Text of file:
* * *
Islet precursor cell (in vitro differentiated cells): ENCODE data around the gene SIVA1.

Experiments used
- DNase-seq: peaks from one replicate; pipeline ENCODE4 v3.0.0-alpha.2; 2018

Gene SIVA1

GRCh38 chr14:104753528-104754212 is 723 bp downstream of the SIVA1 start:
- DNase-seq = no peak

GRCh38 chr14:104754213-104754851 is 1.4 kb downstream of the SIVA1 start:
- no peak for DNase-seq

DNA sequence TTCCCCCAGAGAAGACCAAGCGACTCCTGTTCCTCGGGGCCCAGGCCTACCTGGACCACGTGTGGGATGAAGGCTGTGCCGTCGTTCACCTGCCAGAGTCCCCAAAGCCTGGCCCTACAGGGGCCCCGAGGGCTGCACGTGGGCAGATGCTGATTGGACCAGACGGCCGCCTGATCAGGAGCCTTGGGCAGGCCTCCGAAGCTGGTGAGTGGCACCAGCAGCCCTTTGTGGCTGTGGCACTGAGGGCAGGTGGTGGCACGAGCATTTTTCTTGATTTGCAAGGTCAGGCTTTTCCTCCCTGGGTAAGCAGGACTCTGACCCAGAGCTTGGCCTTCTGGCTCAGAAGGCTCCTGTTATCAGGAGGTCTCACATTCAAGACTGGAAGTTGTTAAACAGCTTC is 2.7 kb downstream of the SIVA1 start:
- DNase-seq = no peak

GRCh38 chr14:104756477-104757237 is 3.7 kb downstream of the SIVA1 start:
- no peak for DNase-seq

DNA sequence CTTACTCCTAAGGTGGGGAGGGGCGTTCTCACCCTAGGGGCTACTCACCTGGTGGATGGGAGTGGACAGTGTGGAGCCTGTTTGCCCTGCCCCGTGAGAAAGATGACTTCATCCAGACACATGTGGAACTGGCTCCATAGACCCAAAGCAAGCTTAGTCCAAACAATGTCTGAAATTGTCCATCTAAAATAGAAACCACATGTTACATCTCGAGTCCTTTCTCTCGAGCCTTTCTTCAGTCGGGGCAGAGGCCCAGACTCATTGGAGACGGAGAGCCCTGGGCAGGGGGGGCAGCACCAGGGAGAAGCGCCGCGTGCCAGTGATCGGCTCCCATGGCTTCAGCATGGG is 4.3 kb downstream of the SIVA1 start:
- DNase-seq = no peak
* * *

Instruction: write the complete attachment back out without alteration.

Islet precursor cell (in vitro differentiated cells): ENCODE data around the gene SIVA1.

Experiments used
- DNase-seq: peaks from one replicate; pipeline ENCODE4 v3.0.0-alpha.2; 2018

Gene SIVA1

GRCh38 chr14:104753528-104754212 is 723 bp downstream of the SIVA1 start:
- DNase-seq = no peak

GRCh38 chr14:104754213-104754851 is 1.4 kb downstream of the SIVA1 start:
- no peak for DNase-seq

DNA sequence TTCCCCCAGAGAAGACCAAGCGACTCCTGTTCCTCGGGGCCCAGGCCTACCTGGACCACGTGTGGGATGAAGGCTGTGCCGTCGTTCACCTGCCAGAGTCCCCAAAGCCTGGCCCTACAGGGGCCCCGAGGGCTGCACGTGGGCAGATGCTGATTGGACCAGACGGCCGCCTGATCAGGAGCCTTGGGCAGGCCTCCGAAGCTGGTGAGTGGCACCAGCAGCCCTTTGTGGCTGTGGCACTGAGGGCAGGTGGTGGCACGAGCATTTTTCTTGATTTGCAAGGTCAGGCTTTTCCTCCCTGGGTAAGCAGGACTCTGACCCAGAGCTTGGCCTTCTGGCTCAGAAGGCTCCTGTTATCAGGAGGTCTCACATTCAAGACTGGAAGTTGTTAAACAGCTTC is 2.7 kb downstream of the SIVA1 start:
- DNase-seq = no peak

GRCh38 chr14:104756477-104757237 is 3.7 kb downstream of the SIVA1 start:
- no peak for DNase-seq

DNA sequence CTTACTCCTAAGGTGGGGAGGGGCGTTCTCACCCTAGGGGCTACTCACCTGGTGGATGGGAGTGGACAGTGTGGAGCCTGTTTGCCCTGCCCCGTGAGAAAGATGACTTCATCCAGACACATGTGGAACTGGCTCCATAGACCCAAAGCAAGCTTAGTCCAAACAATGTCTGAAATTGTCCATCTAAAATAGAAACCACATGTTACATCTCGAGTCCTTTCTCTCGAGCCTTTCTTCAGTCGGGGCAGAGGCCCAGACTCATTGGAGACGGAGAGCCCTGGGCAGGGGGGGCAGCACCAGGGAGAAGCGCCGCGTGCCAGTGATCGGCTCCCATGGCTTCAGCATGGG is 4.3 kb downstream of the SIVA1 start:
- DNase-seq = no peak